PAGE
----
Much has been made of the potential impact of Brexit on the UK’s status as a primary centre for commercial dispute resolution. This debate is particularly relevant in the context of competition law centric disputes, especially since the UK’s advantages as a jurisdiction for would be litigants are strengthened by the opportunity to have disputes heard by a specialist tribunal – the Competition Appeal Tribunal (CAT).
The recent decision by Epic games to bring similar claims at the CAT against Apple and Google for breaching the competition law rules in the way they manage and operate their stores for the download and use of apps, suggests that the UK’s pre-eminence in this area will likely continue unabated.
Epic’s claims centre on its decision, in August 2020, to allow players of the hugely popular Fortnite game to pay Epic directly for in-app purchases, rather than via Apple and Google’s payment processor, as required of app developer using their stores. Apple was the first to retaliate, removing the Fortnite app from the App Store and terminating Epic’s developer account.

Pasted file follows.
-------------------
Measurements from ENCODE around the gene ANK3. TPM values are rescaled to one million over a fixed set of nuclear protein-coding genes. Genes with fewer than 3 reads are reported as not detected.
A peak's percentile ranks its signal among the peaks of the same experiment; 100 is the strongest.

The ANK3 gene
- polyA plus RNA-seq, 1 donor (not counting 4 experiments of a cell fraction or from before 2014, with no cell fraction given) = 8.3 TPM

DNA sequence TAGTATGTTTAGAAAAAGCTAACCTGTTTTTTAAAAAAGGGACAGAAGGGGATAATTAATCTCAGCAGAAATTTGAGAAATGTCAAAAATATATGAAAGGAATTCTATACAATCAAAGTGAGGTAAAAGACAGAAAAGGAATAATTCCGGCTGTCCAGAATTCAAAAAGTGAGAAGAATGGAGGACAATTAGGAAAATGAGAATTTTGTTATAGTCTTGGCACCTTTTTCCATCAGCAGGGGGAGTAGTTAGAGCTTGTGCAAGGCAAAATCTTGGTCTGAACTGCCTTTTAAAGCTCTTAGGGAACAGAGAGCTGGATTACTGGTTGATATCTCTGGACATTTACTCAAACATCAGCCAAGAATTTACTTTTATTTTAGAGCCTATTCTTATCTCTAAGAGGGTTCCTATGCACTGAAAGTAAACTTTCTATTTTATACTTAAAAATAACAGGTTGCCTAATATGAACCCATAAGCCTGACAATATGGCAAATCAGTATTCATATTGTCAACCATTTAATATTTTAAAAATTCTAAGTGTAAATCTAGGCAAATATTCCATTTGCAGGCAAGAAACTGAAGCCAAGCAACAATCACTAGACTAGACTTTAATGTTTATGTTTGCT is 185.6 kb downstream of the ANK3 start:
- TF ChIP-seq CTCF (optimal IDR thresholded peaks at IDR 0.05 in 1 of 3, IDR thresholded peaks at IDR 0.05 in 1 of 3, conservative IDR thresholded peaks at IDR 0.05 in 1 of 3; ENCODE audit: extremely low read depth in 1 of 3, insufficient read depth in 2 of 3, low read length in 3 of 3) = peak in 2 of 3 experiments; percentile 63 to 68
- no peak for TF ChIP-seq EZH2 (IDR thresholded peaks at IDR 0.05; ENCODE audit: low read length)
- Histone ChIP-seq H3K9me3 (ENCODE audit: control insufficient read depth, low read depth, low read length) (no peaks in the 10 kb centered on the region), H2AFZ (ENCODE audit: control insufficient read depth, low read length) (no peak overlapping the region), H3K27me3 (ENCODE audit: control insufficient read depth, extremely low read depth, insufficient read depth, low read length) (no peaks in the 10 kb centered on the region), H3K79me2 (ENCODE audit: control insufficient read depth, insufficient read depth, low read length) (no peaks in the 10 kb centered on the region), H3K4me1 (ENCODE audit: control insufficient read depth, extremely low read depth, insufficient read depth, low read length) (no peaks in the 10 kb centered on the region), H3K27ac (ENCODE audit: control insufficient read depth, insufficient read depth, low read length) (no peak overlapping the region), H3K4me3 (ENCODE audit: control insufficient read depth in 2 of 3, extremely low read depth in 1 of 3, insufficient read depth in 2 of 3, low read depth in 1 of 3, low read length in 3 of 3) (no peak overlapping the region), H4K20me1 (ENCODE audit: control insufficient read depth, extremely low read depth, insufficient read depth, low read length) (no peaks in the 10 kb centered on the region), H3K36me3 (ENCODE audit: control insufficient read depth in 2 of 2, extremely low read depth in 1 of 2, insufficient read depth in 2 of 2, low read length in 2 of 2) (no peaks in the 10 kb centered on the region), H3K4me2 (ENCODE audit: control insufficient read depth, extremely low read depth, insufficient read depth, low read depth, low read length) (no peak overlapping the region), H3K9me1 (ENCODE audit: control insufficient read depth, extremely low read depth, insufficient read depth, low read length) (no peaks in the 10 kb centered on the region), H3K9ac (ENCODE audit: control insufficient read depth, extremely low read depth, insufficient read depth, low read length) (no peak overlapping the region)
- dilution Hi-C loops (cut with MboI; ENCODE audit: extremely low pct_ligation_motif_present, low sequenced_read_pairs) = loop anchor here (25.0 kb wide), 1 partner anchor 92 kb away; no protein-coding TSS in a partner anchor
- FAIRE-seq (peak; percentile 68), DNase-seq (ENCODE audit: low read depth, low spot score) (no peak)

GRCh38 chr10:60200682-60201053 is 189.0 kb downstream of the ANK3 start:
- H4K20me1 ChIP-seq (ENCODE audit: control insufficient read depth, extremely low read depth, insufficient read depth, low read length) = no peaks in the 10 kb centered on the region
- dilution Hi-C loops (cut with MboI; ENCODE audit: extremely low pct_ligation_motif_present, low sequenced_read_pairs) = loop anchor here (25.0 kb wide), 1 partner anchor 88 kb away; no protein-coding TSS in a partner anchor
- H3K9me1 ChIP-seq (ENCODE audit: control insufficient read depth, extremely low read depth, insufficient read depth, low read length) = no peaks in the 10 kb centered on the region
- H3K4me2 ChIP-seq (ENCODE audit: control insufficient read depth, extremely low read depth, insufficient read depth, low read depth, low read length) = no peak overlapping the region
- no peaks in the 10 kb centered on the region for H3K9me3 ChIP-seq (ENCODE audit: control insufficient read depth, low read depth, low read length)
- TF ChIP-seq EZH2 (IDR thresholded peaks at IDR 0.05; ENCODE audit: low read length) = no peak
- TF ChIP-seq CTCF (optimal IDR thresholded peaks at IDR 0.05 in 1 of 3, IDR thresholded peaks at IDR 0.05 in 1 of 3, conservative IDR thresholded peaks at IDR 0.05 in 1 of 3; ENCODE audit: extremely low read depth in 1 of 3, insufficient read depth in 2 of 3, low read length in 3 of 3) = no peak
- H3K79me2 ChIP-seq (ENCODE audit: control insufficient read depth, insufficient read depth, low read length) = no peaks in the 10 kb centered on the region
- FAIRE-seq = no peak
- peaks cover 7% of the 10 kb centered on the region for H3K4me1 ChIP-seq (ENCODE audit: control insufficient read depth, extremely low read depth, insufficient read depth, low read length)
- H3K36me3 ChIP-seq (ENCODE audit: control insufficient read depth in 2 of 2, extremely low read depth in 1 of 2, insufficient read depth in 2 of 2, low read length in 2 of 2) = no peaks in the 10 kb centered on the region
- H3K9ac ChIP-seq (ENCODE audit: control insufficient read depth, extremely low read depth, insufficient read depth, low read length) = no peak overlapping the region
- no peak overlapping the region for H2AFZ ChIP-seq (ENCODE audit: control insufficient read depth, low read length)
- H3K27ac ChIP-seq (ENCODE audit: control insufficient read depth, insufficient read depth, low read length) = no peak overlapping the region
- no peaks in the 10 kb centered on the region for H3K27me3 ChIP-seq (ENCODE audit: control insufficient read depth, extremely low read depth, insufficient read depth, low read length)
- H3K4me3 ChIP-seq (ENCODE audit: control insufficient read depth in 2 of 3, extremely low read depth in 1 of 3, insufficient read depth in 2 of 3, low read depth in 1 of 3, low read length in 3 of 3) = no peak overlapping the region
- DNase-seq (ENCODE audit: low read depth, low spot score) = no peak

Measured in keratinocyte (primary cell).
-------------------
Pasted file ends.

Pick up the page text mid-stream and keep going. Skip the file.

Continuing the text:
Apple’s actions led to a very public battle between the parties and, unsurprisingly, US court proceedings, launched by Epic. At its heart, the dispute centres on Apple’s right (or otherwise) to claim a cut of all purchases made via Apps that area accessed on the App Store and whether the 30% rate charged by Apple is lawful or not. On the same day as it launched proceedings against Apple, Epic launched parallel proceedings against Google in respect of its similar practices via the Google Play app store for Android.
The UK claims are a means for Epic to widen the scope of the dispute and seek a ruling covering European markets (the CAT being able to opine on whether or not EU as well as UK competition law is being infringed). They come at a time of significant EU regulatory scrutiny of the activities of both Apple and Google and the European Commission having opened a formal investigation to consider whether Apple’s rules for developers using the App Store violate competition law.
Epic’s latest salvo demonstrates also that those wishing to hold their trading partners to account by redressing any commercial imbalance between them should consider their ability to use the competition law disputes route to do so.
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